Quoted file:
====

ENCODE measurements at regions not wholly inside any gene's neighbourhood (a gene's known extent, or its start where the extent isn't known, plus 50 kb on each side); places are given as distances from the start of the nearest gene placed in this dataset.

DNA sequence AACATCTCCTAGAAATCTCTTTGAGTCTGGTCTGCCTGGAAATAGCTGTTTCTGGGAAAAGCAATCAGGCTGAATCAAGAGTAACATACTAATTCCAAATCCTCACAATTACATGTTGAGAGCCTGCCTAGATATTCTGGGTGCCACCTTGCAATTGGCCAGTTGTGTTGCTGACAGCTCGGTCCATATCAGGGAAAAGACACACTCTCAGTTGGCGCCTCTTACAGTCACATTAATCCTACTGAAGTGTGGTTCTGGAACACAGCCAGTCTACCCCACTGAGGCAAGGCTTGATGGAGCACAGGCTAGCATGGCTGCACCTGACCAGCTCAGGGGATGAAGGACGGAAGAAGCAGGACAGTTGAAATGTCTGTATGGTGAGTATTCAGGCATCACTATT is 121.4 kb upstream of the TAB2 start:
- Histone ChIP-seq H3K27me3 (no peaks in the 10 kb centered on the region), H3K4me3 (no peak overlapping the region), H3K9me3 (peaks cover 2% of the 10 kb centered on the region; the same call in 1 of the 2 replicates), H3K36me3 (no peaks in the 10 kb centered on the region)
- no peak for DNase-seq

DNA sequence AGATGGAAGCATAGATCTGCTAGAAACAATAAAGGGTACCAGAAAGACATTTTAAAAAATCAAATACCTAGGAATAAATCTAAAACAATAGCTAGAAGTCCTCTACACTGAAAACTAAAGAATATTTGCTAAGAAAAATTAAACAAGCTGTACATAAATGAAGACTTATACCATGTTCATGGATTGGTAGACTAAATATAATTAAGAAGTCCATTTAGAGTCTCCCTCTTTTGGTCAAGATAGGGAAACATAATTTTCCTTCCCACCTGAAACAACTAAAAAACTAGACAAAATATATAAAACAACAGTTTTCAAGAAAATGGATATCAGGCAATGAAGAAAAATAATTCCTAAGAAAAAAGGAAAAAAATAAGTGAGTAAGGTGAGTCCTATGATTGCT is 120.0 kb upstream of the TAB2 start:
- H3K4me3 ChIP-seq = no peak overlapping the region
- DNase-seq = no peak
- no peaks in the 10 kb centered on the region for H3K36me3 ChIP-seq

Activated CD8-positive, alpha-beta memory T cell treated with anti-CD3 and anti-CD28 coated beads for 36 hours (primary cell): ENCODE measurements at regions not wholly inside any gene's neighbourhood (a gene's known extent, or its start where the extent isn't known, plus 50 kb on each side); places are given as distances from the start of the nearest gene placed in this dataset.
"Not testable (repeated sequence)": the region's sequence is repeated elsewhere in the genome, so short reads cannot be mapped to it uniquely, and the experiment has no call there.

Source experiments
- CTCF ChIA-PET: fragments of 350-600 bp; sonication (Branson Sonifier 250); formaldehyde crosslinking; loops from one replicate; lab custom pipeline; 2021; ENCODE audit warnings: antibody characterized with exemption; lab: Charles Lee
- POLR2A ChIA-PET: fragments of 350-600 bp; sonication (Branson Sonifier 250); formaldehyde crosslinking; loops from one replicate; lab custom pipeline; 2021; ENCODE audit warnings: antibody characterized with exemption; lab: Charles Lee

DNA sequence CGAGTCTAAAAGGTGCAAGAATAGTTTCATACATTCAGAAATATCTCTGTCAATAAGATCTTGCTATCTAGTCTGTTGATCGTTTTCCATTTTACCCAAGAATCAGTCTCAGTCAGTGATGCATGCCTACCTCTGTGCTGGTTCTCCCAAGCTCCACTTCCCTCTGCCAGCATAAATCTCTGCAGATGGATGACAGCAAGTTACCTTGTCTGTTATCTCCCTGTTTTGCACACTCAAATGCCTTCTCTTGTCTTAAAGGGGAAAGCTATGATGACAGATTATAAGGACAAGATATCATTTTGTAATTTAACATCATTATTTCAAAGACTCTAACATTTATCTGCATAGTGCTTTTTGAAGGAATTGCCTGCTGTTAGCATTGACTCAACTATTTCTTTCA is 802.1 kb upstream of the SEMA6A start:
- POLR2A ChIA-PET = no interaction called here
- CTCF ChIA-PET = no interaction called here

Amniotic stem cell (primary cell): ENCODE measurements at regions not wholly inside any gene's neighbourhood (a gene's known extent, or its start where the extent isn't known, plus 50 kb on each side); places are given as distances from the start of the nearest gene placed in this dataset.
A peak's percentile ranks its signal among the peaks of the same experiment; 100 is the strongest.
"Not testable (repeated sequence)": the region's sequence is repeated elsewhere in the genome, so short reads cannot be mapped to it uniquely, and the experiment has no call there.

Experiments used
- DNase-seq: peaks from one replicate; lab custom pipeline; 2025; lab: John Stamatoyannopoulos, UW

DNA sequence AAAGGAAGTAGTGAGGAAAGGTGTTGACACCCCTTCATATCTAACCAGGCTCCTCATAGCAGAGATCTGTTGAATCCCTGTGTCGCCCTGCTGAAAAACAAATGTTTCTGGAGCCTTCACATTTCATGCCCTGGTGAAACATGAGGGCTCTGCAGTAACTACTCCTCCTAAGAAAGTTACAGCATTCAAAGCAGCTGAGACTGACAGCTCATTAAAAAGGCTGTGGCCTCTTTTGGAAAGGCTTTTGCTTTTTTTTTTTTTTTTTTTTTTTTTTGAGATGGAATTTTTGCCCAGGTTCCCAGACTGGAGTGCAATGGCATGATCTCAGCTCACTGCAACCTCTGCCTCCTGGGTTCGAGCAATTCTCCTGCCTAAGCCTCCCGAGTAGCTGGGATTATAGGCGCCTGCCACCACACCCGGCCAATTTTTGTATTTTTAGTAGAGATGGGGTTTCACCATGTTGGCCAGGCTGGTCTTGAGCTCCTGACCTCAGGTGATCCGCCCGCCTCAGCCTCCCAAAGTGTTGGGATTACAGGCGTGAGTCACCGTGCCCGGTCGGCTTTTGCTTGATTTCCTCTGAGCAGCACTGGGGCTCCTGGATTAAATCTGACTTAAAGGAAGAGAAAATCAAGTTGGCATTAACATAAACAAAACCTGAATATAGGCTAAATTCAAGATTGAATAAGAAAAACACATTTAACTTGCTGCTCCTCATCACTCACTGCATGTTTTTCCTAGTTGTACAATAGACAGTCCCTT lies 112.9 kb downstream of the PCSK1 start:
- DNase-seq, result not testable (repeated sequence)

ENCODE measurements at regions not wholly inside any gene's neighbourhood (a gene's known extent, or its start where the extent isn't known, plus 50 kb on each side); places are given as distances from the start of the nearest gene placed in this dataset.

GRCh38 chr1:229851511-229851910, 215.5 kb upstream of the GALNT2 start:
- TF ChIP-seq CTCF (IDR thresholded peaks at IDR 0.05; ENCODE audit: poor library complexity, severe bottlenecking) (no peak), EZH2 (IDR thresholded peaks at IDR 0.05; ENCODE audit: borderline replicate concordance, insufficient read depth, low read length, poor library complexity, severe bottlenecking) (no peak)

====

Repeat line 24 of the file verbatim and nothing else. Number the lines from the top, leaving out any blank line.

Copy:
ENCODE measurements at regions not wholly inside any gene's neighbourhood (a gene's known extent, or its start where the extent isn't known, plus 50 kb on each side); places are given as distances from the start of the nearest gene placed in this dataset.